The Romance Languages


The Romance languages are derived from Vulgar Latin (or Romance) language, which was an ancient Italic language of the Indo-European family. By the late 20th c. they are spoken by more than 800 millions persons in 50 countries all over the word (See List of Romance Languages & Dialects with Number of Speakers and Areas of Distribution). The major Romance languages are Spanish, Portuguese, French, Italian and Rumanian. French and Spanish have the status of official languages of the United Nations.

Though their origin and development are clear enough, the classification of the Romance languages is a complicated one because they are connected between themselves by various and gradually unfolding features. The classification, used in this cybergraph, without whatever claim of being absolutely perfect, divide them into five subgroups:

  1. Ibero-Romance
  2. Gallo-Romance
  3. Italo-Romance
  4. Rhaeto-Romance
  5. Balkano-Romance
See an alternative classification by R.A. Hall Jr.

The mutual likeness of the Romance languages is determined mainly by their common origin from Vulgar Latin and is manifested by a lot of vocables and forms descending according to recognizable phonetic laws from it. Moreover, in the course of their history the Romance languages were under the permanent influence of the written Latin. It was a widespread opinion in the Middle Ages that spoken Romance languages were merely corrupted versions of Latin and since then the introduction of words, morphological elements and syntactical patterns from the written Latin into the common speech was considered prestigious. Accepted in such great proportions, these Latinisms changed profoundly the pronunciation trends, as also the vocabulary, establishing in this manner a secondary set of similarities between the Romance languages. As a result there were created two lexical layers:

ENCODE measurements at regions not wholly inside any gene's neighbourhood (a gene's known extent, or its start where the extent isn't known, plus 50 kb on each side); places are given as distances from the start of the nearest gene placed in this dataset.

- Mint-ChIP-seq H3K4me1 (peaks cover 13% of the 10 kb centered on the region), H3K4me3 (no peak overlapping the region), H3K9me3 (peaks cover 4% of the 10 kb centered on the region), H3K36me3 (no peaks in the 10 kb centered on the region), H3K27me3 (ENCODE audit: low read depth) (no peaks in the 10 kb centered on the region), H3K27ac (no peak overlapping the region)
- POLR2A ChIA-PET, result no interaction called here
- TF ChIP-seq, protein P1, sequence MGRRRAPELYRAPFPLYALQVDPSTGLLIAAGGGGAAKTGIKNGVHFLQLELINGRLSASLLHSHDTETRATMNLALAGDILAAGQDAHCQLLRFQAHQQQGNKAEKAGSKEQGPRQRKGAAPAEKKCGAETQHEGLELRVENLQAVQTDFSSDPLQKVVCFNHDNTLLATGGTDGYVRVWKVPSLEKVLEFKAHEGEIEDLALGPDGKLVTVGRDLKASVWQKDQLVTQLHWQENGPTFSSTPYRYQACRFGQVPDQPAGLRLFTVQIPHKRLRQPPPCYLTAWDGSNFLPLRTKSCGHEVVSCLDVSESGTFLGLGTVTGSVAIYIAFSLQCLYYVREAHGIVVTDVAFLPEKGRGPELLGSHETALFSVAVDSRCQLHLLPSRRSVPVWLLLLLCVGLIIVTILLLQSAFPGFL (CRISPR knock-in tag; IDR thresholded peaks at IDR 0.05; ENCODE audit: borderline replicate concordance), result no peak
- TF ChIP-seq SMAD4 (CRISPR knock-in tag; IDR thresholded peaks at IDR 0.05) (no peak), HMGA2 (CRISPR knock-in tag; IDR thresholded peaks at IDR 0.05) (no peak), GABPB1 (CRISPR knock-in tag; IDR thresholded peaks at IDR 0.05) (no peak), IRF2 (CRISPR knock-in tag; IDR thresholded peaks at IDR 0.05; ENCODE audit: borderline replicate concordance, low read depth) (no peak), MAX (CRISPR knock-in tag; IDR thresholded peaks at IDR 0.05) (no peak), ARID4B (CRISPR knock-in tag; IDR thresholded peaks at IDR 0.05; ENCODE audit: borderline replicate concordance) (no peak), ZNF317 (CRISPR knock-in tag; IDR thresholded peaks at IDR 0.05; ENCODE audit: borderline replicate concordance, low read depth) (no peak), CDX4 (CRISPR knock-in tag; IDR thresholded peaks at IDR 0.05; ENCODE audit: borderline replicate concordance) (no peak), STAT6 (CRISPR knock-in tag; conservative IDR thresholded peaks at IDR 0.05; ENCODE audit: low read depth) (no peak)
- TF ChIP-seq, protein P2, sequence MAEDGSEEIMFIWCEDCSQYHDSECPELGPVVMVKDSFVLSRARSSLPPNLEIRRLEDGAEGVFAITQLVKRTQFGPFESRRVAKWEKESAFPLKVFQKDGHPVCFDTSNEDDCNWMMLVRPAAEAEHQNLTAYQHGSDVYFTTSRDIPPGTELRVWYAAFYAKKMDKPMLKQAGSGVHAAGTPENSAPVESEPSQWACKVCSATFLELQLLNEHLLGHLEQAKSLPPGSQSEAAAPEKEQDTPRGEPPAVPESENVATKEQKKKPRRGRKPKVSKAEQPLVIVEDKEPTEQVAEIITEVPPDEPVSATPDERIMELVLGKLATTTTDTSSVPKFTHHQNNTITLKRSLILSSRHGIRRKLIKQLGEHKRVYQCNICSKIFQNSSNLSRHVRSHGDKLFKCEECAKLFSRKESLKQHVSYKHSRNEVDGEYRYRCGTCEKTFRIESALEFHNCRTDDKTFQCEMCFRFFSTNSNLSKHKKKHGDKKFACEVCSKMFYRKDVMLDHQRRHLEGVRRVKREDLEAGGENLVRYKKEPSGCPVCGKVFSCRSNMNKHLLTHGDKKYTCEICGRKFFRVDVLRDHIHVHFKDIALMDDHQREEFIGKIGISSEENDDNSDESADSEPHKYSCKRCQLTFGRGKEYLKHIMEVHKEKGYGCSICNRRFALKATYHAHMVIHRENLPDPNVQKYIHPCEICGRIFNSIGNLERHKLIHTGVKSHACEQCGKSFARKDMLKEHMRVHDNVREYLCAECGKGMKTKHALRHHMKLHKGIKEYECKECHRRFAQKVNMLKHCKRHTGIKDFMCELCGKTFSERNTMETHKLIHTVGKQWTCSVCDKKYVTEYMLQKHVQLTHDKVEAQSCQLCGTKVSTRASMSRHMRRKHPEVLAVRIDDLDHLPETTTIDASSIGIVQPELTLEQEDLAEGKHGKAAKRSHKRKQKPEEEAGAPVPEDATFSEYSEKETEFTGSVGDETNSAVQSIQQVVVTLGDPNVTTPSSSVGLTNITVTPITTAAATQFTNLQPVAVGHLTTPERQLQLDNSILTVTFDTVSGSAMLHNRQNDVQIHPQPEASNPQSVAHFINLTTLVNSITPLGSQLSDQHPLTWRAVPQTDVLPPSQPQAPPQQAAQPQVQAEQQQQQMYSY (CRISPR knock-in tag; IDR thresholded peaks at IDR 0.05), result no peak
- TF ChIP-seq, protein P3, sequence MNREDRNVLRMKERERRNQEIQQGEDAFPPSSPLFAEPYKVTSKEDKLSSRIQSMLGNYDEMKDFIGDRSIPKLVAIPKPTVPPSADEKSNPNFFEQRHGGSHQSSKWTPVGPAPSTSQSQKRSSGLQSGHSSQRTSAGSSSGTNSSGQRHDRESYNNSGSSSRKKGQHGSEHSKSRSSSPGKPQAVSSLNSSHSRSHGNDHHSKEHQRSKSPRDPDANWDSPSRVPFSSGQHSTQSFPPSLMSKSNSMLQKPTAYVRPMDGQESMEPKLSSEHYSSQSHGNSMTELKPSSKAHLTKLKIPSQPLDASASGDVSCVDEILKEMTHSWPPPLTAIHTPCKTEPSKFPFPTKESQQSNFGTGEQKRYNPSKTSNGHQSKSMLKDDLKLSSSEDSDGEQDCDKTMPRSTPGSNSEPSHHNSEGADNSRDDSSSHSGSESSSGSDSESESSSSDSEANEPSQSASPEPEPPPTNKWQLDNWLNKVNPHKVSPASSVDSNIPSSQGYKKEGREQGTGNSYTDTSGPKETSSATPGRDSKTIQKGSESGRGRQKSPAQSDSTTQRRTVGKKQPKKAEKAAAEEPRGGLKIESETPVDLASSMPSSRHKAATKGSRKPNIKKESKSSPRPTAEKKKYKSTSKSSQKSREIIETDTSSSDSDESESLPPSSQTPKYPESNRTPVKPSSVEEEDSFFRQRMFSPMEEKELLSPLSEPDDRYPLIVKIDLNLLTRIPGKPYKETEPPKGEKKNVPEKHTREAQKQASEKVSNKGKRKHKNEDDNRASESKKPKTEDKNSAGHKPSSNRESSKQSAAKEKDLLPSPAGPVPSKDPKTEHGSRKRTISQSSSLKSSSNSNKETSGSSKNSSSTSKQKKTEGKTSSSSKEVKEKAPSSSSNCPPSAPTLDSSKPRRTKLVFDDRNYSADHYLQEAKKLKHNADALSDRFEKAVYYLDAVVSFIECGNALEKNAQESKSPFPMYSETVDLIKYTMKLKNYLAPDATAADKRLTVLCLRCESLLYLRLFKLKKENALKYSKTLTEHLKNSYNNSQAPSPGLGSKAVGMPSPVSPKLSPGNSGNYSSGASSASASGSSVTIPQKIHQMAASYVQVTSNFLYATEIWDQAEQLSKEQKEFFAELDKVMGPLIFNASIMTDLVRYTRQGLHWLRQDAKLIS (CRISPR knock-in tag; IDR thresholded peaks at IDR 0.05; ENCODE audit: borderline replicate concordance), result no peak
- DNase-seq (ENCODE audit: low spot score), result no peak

Subsequently there appeared specific sets of doublets, often with divergent meaning, cf. F. raison reason and ration ration, both from CL. ratio, -onis.

Table of Lexical Similarities between the Modern Romance Languages (in %)


 
 
French
Spanish
Catalan
Portuguese
Rhaeto-
Romansh
Italian
Sardinian
Rumanian
French
75
N/A.
75
78
89
80
75
Spanish
75
85
89
74
82
76
71
Catalan
N/A.
85
N/A.
N/A.
87
N/A.
N/A.
Portuguese
75
89
N/A.
N/A.
N/A.
78
N/A.
Rhaeto-
Romansh
78
74
N/A.
N/A.
82
74
N/A.
Italian
89
82
87
N/A.
82
85
77
Sardinian
80
76
N/A.
78
74
85
74
Rumanian
75
71
N/A.
N/A.
N/A.
77
74

Amongst the specific features of the modern Romance languages are the usage of two genders (masculine and feminine) for the nouns and the adjectives, the lack of cases, the prepositive article, the formation of compound tenses with the help of the past participle etc. The languages of the Balkan region have preserved the neutral gender, though for the inanimate objects only (as in Rumanian), the cases (Rumanian has Nominative-Accusative and Genitive-Dative) and have developed postpositive articles.

    The development of the Romance languages passed through several separate stages: